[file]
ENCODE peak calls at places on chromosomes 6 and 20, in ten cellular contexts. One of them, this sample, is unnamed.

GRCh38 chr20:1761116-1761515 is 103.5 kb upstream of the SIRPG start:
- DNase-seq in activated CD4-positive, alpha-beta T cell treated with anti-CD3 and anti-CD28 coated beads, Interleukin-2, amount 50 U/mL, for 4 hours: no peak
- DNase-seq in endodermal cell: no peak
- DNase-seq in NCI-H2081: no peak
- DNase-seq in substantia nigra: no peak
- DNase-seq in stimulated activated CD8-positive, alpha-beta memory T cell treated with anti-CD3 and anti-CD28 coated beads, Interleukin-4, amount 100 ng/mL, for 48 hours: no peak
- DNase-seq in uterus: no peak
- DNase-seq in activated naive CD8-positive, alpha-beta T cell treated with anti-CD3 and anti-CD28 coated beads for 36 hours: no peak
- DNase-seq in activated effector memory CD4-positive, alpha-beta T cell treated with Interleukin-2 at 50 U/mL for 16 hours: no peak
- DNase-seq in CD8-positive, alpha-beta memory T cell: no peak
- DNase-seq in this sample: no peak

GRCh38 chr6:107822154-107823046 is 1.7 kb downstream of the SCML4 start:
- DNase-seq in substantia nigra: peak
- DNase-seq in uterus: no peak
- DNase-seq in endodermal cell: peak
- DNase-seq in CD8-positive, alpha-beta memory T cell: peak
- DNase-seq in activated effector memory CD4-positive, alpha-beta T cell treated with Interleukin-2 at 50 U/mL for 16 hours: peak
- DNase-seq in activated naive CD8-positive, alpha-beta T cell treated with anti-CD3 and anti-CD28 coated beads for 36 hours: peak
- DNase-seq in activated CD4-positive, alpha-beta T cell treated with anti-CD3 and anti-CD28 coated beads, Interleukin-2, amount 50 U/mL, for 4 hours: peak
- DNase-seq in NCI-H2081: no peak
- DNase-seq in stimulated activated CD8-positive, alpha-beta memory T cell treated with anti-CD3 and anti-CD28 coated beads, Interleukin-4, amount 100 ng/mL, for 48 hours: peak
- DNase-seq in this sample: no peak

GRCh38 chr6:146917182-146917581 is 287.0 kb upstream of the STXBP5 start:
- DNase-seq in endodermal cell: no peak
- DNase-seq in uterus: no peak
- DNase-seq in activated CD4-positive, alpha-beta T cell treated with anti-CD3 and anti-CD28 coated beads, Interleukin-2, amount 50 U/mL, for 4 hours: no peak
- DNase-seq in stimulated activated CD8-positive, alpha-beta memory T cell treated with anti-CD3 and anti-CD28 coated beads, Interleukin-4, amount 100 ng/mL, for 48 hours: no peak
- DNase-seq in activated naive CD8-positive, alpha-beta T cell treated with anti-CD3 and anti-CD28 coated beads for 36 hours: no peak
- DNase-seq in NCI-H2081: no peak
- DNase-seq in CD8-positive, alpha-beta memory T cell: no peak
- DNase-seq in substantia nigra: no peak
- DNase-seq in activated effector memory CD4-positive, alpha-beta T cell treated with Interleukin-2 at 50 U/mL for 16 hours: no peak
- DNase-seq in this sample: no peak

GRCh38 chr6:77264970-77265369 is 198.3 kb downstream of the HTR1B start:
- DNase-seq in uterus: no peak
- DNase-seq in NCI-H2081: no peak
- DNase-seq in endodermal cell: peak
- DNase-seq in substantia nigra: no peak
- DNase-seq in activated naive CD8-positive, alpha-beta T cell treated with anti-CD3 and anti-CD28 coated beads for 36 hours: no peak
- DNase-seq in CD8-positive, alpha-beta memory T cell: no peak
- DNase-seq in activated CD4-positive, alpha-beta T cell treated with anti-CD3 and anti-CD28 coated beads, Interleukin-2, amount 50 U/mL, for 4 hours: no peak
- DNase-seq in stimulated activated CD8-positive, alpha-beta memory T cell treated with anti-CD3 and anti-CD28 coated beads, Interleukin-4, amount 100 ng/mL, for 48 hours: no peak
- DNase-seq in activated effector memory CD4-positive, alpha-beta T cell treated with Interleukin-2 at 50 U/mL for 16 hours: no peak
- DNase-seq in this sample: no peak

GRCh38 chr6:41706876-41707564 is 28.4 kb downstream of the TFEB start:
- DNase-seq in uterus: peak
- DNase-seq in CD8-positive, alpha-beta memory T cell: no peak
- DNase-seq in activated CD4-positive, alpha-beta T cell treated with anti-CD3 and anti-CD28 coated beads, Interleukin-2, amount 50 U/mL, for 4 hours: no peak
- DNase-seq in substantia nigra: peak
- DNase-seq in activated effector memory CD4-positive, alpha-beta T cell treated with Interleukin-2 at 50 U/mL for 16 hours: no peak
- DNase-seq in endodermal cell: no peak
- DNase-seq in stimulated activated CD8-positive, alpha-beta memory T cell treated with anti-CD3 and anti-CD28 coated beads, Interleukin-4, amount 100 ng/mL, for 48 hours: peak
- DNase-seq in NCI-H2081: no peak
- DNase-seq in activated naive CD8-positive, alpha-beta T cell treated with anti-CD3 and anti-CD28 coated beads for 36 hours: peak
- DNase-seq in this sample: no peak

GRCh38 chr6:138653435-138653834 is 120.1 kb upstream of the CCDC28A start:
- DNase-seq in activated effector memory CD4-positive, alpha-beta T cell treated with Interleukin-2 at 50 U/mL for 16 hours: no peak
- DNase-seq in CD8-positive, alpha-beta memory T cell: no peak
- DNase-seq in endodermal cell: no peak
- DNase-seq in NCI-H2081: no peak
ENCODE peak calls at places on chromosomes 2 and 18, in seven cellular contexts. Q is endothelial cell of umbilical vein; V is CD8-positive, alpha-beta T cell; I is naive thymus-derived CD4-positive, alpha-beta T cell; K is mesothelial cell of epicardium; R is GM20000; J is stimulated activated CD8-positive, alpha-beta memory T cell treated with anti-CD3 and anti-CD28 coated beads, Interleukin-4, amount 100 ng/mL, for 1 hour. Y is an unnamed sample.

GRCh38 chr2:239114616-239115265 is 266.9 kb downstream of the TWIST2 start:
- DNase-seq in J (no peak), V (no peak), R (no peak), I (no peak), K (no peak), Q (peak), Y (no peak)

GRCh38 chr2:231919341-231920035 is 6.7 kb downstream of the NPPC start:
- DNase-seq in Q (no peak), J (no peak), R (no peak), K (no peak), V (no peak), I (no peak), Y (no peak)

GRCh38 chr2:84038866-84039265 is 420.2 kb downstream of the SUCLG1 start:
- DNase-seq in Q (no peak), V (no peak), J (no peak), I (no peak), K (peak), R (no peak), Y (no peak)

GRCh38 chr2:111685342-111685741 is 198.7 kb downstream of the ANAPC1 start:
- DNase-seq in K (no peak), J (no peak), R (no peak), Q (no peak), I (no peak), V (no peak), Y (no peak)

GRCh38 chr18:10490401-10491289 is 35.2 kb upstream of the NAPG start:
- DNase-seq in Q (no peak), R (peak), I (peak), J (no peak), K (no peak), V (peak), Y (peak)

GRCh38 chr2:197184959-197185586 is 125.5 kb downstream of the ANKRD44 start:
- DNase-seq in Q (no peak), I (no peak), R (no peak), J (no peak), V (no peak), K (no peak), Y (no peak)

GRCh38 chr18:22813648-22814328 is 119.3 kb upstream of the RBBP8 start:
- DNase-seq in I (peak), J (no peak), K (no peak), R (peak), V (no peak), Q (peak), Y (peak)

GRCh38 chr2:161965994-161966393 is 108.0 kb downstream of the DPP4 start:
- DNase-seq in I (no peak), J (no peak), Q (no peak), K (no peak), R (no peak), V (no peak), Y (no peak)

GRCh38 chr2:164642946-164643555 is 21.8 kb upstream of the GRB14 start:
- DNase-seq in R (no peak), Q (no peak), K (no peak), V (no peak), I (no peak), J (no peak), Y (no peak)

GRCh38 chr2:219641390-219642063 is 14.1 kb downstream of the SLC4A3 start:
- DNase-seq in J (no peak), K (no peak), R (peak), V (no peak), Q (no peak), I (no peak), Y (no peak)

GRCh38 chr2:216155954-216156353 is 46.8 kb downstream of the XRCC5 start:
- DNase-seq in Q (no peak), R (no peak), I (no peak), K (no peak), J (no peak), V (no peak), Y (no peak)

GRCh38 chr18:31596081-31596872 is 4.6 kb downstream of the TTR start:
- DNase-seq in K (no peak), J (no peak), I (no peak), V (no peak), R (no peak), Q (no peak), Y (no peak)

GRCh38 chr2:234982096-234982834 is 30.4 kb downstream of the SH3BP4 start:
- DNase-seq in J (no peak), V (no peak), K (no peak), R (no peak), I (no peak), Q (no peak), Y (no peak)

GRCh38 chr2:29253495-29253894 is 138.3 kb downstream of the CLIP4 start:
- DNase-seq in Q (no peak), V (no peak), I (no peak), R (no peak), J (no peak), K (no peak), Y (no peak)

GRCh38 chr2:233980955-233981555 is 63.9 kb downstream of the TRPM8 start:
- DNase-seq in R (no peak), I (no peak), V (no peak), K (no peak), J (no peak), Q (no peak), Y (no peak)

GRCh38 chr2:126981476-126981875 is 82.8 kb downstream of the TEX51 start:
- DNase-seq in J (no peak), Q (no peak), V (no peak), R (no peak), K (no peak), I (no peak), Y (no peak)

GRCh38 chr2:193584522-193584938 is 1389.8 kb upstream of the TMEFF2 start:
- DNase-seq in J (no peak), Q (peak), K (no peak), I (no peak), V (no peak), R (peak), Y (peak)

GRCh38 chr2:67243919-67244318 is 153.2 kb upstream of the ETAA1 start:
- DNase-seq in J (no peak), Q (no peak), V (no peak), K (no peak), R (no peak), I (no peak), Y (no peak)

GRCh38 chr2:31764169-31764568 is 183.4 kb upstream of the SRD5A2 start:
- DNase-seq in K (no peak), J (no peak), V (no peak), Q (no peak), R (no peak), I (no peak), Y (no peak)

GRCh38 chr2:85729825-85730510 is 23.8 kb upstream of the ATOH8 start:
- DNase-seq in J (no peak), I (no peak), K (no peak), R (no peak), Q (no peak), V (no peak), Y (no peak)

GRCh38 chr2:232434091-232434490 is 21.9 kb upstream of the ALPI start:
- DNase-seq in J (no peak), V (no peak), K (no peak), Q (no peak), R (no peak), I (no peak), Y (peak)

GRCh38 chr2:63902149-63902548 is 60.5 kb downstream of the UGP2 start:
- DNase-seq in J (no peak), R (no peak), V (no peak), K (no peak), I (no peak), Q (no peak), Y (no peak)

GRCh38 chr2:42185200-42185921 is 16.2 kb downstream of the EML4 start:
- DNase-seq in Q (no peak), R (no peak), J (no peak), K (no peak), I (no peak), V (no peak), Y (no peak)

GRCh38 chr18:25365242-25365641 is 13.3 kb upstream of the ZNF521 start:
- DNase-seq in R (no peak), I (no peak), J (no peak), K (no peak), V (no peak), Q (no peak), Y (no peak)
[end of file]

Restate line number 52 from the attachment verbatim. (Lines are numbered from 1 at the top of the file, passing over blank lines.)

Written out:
- DNase-seq in endodermal cell: no peak